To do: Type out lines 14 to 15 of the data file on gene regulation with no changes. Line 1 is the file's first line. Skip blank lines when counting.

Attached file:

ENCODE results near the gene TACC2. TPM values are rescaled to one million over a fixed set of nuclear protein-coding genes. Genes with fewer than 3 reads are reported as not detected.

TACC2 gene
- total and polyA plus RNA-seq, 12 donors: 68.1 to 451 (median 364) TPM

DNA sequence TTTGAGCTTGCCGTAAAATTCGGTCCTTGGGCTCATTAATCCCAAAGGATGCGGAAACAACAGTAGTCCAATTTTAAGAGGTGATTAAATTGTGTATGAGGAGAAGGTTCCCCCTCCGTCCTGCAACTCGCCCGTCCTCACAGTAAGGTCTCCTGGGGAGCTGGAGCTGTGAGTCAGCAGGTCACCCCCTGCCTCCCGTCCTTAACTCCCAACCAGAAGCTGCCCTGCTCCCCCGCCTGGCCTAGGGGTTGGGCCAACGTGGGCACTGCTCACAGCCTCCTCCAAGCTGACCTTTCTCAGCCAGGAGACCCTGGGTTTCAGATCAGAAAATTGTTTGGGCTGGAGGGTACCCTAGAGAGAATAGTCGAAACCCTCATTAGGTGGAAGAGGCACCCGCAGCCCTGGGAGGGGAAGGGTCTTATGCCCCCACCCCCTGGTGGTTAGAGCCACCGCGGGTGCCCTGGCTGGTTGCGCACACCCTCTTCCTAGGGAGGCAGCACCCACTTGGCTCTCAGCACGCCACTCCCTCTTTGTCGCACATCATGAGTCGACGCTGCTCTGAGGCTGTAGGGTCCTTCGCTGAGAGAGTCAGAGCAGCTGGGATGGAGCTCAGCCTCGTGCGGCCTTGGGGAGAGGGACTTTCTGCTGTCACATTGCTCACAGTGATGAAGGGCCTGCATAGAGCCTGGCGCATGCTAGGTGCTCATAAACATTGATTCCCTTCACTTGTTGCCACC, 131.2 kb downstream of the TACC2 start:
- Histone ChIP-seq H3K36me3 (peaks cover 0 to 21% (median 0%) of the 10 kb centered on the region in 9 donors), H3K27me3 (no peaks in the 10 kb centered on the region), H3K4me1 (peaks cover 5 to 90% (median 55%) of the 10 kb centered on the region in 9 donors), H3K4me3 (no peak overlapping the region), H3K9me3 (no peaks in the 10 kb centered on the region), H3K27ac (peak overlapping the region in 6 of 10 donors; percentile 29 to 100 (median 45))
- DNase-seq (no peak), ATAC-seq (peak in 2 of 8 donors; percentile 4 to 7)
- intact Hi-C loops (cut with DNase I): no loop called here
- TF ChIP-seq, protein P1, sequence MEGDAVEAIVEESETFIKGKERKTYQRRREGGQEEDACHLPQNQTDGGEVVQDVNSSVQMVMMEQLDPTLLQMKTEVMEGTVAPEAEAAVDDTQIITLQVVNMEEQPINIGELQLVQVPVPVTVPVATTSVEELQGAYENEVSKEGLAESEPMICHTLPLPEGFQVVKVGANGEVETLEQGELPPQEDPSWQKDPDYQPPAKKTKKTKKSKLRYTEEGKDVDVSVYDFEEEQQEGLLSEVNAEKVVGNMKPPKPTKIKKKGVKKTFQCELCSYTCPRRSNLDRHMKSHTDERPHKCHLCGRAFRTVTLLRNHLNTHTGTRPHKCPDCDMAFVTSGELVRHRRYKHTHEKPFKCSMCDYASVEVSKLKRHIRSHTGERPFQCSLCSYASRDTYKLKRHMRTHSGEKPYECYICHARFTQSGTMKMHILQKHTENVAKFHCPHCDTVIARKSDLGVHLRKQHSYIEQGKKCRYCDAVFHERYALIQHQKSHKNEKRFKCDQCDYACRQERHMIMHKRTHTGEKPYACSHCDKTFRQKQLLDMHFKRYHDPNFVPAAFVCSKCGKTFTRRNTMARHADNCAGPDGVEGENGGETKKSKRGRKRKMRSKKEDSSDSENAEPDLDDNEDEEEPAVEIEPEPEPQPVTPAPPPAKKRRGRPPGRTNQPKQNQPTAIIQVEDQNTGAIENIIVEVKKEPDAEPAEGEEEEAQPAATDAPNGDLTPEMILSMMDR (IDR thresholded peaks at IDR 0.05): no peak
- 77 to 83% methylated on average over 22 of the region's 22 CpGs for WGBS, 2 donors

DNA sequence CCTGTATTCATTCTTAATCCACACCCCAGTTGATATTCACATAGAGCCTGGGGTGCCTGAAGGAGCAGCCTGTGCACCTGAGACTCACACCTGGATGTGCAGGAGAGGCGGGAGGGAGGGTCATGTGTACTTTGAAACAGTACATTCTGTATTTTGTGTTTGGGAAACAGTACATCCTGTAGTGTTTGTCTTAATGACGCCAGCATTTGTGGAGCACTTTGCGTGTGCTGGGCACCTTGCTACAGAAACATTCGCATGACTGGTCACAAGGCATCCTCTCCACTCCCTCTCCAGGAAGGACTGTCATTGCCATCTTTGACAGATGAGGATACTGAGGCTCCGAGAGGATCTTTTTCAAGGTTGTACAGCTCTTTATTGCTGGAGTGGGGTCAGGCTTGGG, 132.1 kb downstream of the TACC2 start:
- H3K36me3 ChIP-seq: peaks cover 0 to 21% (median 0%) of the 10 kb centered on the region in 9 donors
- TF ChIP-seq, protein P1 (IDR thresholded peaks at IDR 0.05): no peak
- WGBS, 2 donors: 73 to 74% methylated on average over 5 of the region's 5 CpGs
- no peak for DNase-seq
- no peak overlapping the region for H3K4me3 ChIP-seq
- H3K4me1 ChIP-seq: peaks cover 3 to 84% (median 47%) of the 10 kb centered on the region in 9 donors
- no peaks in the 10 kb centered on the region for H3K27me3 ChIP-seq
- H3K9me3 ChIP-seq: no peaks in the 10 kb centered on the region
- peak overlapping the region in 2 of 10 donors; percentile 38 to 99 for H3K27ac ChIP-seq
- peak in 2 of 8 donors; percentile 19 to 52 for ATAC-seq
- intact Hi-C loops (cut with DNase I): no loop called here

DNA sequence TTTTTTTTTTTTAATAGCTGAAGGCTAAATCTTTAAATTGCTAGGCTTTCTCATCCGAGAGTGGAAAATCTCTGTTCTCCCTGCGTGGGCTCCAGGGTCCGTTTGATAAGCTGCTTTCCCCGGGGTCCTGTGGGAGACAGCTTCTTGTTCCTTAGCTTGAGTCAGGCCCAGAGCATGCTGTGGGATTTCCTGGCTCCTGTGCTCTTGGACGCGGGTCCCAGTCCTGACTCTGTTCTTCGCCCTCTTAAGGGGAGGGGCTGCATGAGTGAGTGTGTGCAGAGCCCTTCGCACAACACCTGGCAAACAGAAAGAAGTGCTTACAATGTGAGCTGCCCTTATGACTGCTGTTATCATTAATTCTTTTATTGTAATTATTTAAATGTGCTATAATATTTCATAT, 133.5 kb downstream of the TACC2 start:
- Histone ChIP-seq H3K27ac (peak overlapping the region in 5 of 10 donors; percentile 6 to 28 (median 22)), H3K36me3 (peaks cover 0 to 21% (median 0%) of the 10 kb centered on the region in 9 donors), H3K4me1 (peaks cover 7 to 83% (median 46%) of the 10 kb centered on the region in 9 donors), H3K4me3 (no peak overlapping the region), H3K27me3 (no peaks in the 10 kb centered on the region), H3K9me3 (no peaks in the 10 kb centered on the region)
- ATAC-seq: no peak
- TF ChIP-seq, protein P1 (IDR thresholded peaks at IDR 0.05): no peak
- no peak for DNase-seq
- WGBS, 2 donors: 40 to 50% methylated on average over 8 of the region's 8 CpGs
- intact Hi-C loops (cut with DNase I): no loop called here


- no peak for DNase-seq
- no peak overlapping the region for H3K4me3 ChIP-seq